|This unsuspecting bastard must have nude photos of me.|
(rest of room) "Hi Sean."
(waves) "I don't even know when or where it started. I mean it is rooted in the pressures of parenting. About a year ago we were told that my child's aversion to eating foods that were not quadruple processed was a potential problem and we needed something that could help offset that and, well, some decisions were made for which we're all paying now (voice cracks).
It started out simple enough . . . just four ingredients and nutrition far better than most of the rest of the snacks we could pretend were candy bars and there were enough flavors and varieties that she didn't get sick of them and a low enough price point that there was no reason not to grab them.
(lower, whispery voice - as if echoing to myself) No reason not to grab them.
So, for months, they were just her snack. I'd keep 'em on hand and she would eat them every now and again and if she ate 85% of them (depending on the flavor) I might finish them. And before long it got to the point where I would encourage her to leave leftovers. Before long I was "splitting them" with her - promising to open a second as soon as she finished her half of the first one and then . . . a few weeks ago . . . the floodgates were opened.
(eyes swell with tears) I was buying groceries and there was a special on my personal favorite - the Peanut Butter and Jelly - and I picked up ten. They would last a few weeks, I thought/promised internally. And each morning when I'd get back from my run I would grab one and eat it. And then I found myself eyeballing them at other times during the day. I left work on a Thursday to drive and buy more and had to go to a second store - the first was sold out - and I wound out coming back late to a meeting . . . and I didn't care. When you're a junkie, you just. don't. care.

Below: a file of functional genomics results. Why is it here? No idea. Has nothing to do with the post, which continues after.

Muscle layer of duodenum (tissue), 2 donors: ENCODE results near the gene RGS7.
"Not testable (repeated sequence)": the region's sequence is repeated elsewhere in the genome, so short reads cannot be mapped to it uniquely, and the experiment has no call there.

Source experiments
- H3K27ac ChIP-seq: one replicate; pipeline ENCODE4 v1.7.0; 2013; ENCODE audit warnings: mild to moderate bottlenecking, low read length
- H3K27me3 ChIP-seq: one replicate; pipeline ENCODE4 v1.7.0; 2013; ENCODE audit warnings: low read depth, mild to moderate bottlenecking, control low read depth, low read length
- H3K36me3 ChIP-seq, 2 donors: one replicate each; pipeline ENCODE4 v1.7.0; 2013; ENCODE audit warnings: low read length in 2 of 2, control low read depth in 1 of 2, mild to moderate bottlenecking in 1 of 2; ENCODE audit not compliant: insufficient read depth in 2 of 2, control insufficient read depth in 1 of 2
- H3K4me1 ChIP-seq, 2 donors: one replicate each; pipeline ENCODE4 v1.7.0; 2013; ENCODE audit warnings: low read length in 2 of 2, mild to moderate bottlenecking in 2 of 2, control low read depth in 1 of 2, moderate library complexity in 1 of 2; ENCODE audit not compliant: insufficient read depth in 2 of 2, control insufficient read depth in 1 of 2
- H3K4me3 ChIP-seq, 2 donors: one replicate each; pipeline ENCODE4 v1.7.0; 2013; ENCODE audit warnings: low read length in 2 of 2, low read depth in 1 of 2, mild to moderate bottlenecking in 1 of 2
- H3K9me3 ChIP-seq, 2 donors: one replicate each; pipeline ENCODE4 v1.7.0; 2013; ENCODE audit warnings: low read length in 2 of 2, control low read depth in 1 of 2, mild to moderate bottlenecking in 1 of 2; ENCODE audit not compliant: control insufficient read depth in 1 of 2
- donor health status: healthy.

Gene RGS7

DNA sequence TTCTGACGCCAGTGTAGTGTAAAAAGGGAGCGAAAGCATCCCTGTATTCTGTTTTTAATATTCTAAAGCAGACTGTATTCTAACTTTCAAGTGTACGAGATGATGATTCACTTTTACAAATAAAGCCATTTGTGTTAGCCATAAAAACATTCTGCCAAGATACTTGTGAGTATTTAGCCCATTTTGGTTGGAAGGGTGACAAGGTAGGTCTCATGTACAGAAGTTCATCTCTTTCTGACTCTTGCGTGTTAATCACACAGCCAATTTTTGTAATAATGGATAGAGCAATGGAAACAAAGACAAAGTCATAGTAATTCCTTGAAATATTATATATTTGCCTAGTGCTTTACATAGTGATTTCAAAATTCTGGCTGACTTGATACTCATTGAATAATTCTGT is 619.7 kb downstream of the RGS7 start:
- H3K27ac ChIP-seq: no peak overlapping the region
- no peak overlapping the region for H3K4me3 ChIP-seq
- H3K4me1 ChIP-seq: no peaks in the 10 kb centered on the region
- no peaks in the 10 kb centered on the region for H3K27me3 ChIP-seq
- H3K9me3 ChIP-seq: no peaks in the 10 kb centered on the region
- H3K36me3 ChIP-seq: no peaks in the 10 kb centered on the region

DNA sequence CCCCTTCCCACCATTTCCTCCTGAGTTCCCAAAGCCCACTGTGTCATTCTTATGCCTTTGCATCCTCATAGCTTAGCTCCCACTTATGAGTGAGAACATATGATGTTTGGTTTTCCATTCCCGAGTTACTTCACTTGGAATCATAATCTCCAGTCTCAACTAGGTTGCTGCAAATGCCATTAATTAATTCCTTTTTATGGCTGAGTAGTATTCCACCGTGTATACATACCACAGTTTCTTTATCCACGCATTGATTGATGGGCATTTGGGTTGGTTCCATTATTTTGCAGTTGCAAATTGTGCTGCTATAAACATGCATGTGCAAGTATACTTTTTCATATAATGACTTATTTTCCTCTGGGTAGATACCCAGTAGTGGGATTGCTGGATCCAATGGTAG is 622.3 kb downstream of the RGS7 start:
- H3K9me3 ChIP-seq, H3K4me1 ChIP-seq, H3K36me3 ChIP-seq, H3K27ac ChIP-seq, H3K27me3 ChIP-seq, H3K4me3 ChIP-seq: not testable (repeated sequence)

During yesterday's grocery run, I bought twenty of them. And those were just for me . . . I bought the standard quantity and variety for my daughter.
I ate one on the drive home. I ate another on the way back out the door - 45 minutes later - for more errands. And that is when I realized I had a problem. This is when I admitted I had a problem.
I sat in my car and thought about how this would end . . . I will be (voice cracks) homeless. Destitute, selling my body and its orifices for sticky, gooey, formed date bars. A daughter who would not speak to me for indulging in her treats will haunt my cold, open aired dreams. An overdrawn checking account and a passenger seat baseboard full of empty wrappers will be my only reminder of the real costs of this obsession. Perennially soft stool will plague me. Anguish be overcome me.
But I'm going to fight it. One day at a time. One hour at a time. One urge at a time. I'm going to win this battle - with your help.
Unless you guys want to go grab a Larabar together.